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Most people have probably heard of “special brownies,” the term used to describe cannabis-infused brownies that, when ingested, provide euphoric effects similar to the effects of smoking marijuana.

Cannabis brownies are typically known as the most common form of edible marijuana products, often referred to simply as “edibles.”

Edibles are appealing to individuals who want to use marijuana without having to smoke it and may coerce more people to use marijuana who otherwise would not.

As recreational and medical marijuana legalization sweeps across the nation, edibles are becoming more and more popular and come in many different forms, including:


Other Baked Goods

Chocolate Bars

Gummy Bears


Hard Candy

Capsules/THC Pills

With the wider availability and variety of edibles, use is steadily increasing, particularly in states with legal recreational marijuana.

According to the Centers for Disease Control, edible marijuana products make up about 45 percent of marijuana sales in Colorado, the first state to legalize recreational marijuana.

Although the two methods of administration cause similar effects, ingesting edibles often creates more intense effects than smoking marijuana.

The absorption rate of tetrahydrocannabinol (THC), the euphoria-producing cannabinoid in marijuana, is much slower when marijuana is ingested rather than smoked.

Therefore the onset of the high takes much longer — anywhere from 30 minutes to hours after the initial ingestion and usually lasting longer than when marijuana is smoked.

Because of the potency and high doses of THC in them, edible products present higher risks of negative effects for marijuana users. Many first-time and inexperienced edible users, unaware of the how long it takes to feel edible effects, ingest too much or multiple doses after feeling no marijuana effects immediately after the initial ingestion.

The most common negative effects felt by edible users include:



Brief Psychosis

Cardiovascular issues



According to Monitoring the Future, a survey conducted by researchers at the University of Michigan that monitors youth substance use in the United States, marijuana is the most widely used illicit drug among teens, with nearly 35 percent of 12th graders reporting marijuana use at least once within the last year.

Some researchers expect this number to rise in the coming years, as the number of teens who view marijuana use as harmful has dramatically decreased since 2005.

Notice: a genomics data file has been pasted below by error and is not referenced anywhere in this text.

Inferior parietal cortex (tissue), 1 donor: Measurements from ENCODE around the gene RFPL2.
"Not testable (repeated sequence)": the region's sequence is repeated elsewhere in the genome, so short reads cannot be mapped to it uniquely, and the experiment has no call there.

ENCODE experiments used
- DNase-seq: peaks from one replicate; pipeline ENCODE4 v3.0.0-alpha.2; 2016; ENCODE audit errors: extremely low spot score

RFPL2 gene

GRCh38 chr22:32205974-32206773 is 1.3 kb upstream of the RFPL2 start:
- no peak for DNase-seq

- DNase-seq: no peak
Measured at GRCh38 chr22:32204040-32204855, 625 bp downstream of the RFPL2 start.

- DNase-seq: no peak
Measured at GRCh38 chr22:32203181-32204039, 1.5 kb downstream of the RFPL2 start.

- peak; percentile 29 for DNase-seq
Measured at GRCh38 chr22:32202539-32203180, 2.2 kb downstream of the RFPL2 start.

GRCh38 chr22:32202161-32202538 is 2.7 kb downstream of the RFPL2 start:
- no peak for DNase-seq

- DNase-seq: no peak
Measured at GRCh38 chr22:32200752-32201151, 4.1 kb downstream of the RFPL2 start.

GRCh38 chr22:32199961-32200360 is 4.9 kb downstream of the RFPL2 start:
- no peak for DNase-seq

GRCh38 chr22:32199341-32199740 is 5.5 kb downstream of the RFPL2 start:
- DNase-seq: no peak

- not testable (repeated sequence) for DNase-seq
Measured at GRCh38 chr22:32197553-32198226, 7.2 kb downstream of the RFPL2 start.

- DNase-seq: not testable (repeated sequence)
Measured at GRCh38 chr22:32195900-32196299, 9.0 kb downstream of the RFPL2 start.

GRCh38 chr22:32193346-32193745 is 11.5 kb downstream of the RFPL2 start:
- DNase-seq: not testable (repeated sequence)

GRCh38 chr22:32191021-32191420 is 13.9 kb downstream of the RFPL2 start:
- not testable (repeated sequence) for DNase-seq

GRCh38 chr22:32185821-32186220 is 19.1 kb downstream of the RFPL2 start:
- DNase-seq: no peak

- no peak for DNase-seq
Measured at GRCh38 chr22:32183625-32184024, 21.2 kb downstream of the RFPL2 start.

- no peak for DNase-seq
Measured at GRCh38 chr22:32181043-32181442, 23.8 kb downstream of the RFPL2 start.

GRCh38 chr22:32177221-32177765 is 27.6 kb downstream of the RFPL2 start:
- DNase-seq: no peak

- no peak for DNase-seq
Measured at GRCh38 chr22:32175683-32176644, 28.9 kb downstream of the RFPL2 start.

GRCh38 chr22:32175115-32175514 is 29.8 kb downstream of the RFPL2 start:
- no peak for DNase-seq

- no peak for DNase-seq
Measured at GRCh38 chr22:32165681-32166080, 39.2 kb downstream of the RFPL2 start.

While recreational supporters argue that people cannot overdose on marijuana, the dangers of edible marijuana were clearly evident in March 2014, when 19-year- old Levy Thamba Pongi ingested 65 mg of THC in a cannabis cookie, six times the suggested dose of 10 mg.

Afterward, Pongi began acting erratically, and about two and a half hours later, Pongi died from jumping off the fourth floor balcony of his building.

According to a CDC report, toxicity analysis showed that the marijuana levels in Pongi’s system were dangerously high and very likely played a role in his death.

Since Pongi’s death, the CDC has reiterated to the public that edibles can lead to unwanted consequences.

“Consuming a large dose of THC can result in a higher THC concentration, greater intoxication, and an increased risk for adverse psychological effects,” the CDC said in the report.

Educating teens on the realities and risks of marijuana edibles is important for their personal safety. Marijuana use is prevalent amongst teens, and therefore arming American youth with the proper knowledge about edible marijuana is critical to avoid negative consequences associated with something that may seem as harmless as eating a gummy bear or cookie.

Trey Dyer is fisherman, dog lover, and the brother of recovering drug addict. Trey writes for, drawing on his family’s experience with addiction to help others. He has been writing professionally since 2012.

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